I have written an open letter to President Kabila recommending that he take the statesmanlike option of stepping down on the final day of his mandate, thereby gaining the gratitude and esteem of the Congolese people.

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The Democratic Republic of the Congo is Becoming Quite Tense: There Could Be Trouble in the Weeks Ahead

A growing number of observers are really worried about the possibility of instability in the Democratic Republic of the Congo [DRC] in the coming weeks.

The DRC, once known as the Belgian Congo and more recently for a time as Zaire, is Africa's biggest country, and one of the world's major sources of strategic minerals. During the period 1998-2002, it was the scene of the bloodiest war since World War II, with five million people killed. Today the country remains badly governed, plagued by corruption, and the focus of the largest UN peacekeeping operation in recent history.

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Post-Election Tensions in Gabon

The recent re-election of Gabonese President Ali Bongo is being hotly contested by Mr. Jean Ping, the opposing candidate, who was defeated by a narrow margin of 6,000 votes. Mr. Ping charges the Independent National Electoral Commission of fraudulently manipulating the vote count.

After the election results were announced, there was rioting in the streets of Libreville, the capital city. Police repression of the demonstrations resulted in the deaths of two demonstrators and much property damage. Opposition candidate Jean Ping’s party headquarters was heavily damaged by a police attack. 

The international community, including the United States, is advising President Bongo to order the publication of the vote count at each polling station so as to reassure the voters that the national vote count was accurate. So far, the electoral commission has refused to do this, thereby furthering suspicion that the final count was manipulated in President Bongo’s favor.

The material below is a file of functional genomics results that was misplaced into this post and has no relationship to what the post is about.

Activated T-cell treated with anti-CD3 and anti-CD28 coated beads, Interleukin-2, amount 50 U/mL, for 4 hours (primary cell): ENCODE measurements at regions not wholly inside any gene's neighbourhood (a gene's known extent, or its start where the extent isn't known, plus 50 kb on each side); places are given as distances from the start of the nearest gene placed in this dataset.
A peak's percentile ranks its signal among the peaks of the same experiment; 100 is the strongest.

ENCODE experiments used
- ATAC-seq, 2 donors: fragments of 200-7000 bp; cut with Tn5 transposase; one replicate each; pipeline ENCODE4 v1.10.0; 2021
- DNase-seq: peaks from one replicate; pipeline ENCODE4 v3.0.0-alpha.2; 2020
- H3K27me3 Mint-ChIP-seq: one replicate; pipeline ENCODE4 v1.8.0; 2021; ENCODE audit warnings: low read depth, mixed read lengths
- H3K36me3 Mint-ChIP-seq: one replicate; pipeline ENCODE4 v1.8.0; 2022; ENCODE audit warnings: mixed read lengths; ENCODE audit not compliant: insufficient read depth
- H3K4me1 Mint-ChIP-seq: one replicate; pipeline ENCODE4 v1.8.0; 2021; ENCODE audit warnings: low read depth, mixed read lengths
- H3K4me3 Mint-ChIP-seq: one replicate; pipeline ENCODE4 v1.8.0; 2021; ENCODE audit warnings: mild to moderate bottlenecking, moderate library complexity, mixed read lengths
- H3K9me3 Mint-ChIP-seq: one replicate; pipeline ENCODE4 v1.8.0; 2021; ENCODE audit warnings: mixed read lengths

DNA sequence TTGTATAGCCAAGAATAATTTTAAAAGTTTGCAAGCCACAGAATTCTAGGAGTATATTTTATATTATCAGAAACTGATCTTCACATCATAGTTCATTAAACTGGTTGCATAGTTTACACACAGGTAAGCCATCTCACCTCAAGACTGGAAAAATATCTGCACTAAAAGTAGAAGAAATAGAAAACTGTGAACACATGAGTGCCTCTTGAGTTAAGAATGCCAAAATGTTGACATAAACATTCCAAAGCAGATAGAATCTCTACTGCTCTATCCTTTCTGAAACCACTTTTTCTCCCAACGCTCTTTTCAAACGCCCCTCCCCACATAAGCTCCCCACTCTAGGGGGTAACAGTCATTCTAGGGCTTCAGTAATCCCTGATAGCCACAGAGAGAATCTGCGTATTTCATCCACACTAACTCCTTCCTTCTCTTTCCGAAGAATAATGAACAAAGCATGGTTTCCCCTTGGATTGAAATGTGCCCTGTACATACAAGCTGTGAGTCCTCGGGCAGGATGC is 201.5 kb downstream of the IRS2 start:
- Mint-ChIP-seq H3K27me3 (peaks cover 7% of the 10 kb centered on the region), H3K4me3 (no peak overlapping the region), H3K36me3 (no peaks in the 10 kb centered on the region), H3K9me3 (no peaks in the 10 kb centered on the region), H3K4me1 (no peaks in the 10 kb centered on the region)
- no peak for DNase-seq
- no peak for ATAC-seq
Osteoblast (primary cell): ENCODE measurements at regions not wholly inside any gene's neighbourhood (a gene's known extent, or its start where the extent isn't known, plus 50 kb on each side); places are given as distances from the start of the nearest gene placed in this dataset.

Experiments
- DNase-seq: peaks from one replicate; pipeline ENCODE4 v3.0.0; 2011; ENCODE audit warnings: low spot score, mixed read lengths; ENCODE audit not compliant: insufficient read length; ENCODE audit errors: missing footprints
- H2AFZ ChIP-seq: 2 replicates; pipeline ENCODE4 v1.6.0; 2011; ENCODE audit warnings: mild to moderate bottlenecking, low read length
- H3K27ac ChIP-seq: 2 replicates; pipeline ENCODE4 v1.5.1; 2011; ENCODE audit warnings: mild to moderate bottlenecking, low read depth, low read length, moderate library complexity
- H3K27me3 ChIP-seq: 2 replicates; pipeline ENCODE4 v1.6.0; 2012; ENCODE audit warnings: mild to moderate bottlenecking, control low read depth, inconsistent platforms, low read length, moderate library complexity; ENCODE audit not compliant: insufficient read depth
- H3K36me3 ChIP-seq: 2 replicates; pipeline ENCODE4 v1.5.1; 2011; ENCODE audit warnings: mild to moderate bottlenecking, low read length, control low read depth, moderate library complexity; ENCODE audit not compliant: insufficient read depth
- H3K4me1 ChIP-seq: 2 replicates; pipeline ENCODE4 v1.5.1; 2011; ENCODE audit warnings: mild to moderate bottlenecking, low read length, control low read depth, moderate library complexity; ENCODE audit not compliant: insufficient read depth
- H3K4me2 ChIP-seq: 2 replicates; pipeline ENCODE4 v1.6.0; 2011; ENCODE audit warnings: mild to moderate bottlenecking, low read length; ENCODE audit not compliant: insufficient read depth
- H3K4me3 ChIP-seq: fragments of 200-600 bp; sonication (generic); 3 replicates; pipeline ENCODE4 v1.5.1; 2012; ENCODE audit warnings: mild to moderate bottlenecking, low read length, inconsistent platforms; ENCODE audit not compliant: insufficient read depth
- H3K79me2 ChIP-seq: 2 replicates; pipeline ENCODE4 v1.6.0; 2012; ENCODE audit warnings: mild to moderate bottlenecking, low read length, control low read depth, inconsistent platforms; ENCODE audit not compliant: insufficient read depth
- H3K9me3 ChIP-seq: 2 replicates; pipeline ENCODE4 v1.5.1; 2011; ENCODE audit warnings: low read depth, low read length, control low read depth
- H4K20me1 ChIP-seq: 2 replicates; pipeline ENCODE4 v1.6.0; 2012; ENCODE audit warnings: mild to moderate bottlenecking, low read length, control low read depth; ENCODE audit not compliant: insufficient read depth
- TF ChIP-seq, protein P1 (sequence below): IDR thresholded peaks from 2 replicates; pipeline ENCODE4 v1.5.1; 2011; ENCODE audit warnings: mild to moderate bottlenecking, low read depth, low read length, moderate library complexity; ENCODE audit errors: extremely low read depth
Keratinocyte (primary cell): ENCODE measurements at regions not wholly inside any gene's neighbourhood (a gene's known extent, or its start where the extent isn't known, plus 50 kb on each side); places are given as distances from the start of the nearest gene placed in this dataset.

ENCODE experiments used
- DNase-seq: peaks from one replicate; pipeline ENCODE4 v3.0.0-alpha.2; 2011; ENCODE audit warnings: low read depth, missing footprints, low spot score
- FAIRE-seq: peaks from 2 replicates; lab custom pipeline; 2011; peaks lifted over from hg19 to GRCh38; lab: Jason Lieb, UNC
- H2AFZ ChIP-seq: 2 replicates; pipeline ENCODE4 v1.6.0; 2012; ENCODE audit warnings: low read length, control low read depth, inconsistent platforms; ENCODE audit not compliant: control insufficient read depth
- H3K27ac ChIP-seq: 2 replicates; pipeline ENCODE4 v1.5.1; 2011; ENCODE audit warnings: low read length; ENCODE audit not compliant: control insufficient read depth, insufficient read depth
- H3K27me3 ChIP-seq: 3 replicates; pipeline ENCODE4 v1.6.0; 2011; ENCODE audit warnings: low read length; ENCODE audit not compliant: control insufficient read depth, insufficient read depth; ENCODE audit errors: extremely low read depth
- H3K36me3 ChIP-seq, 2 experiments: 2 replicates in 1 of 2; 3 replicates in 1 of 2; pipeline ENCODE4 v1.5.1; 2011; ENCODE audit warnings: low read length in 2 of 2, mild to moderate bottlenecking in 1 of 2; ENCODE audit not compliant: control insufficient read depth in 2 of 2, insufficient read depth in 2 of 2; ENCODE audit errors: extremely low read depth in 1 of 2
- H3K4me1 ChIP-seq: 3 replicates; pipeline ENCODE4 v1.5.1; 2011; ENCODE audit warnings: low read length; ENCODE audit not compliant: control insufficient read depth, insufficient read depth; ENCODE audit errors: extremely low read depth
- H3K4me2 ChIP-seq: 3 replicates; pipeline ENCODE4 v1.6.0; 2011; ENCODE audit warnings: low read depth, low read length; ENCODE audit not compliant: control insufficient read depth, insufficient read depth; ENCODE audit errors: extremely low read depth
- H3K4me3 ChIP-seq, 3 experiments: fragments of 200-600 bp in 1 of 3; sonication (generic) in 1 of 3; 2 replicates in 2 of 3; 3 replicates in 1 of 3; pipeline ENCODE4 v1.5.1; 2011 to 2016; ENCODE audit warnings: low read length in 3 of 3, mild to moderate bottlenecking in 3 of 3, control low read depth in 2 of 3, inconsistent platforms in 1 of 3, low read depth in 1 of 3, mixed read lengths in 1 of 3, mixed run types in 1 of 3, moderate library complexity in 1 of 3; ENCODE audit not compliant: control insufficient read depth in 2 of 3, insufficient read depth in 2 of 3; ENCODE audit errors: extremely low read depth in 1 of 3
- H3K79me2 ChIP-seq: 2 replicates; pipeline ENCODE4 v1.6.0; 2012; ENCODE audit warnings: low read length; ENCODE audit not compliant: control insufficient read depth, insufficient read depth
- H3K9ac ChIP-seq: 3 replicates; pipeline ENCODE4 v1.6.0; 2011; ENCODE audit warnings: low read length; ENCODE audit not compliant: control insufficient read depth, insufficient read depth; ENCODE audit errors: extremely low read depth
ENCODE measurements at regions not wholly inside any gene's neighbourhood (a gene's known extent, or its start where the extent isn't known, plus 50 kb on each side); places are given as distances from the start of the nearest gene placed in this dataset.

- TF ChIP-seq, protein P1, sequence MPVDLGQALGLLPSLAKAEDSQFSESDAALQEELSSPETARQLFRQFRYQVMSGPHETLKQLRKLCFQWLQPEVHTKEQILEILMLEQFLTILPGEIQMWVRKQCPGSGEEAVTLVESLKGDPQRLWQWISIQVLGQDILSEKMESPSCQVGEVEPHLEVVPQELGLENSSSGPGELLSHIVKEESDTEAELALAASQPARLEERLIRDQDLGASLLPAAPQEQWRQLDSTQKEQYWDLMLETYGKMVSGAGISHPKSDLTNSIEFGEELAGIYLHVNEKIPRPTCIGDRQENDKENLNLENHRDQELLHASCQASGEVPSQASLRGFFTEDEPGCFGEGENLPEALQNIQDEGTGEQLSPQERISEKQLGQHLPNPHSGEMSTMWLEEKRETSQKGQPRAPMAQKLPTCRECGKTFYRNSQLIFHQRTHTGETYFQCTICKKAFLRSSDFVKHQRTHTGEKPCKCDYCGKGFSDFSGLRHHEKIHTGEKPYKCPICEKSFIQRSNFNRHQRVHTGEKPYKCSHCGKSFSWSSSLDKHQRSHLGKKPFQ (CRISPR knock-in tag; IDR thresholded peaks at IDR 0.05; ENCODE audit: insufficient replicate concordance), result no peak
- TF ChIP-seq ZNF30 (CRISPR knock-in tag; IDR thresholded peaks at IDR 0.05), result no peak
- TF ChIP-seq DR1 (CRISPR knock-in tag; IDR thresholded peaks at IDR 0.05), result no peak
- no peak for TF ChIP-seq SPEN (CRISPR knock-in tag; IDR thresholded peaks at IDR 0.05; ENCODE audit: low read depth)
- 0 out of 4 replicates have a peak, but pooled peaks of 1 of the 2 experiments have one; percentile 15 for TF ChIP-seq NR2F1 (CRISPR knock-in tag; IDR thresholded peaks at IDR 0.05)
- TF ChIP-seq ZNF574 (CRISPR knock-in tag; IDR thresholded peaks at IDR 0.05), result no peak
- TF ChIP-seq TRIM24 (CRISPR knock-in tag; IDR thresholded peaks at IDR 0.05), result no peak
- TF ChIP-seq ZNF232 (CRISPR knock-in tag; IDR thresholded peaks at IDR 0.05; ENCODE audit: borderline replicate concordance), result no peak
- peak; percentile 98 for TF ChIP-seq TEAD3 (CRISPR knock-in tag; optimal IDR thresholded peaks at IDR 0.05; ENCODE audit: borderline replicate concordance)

Fearing more violence, the French government is sending additional military units to Gabon in order to protect the 15,000 French citizens residing there.

Does Jean Ping have a good reason to question the vote count? I believe he does. First, Ping had observers at every polling station where the votes were counted openly. He was able to collate the reports of all of his observers and reach the conclusion that he was the real winner with 58% of the vote.

Secondly, President Ali Bongo is the son of Gabon’s second President Omar Bongo who ruled the country from 1967 to 2011. Omar Bongo had significant oil revenues during his presidency, but very little of it was used for poverty reduction among Gabon’s 1.7 million population. Ali Bongo followed in his father’s footsteps with very little benefits for the people. I am persuaded that the Gabonese people are tired of Bongo family rule. 

I know Jean Ping personally. He is a true statesman. He was a successful Secretary General of the Africa Union, and served the late Omar Bongo as Foreign Minister. I am persuaded that, at age 77, he would make an effort to lift the Gabonese people out of poverty. 

In case anyone is curious, Jean Ping had a Chinese father and a Gabonese mother. He has distinct Chinese features.

Government Owned Oil Companies: Enabling the Resource Curse in Africa

Crude oil has been flowing from African wells, both on land and beneath the oceans, since the mid 1970s. Before then, Africa’s main source of revenue was agriculture.

International oil companies have been the most important source of investment capital needed to find and produce oil in African countries. The international oil companies have also provided the technology and expertise needed to keep African crude oil flowing to international markets. At the present time (2016), African nations produce approximately six million barrels of crude oil per day.

How do African governments and the international oil companies share the wealth coming from crude oil flows and export sales?

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My Diplomatic Moment with Mohammed Ali

While many recall and some still criticize Mohammed Ali’s refusal to be drafted to fight the U.S. war in Vietnam as a conscientious objector, I remember the time when the boxer conscientiously took on a tough fight for his country.

In December 1979, the army of the Soviet Union invaded Afghanistan. What did this event have to do with Mohammed Ali, the American boxing champion?

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Eritrea After 25 Years of Independence

Eritrea After 25 Years of Independence

(From International Policy Digest)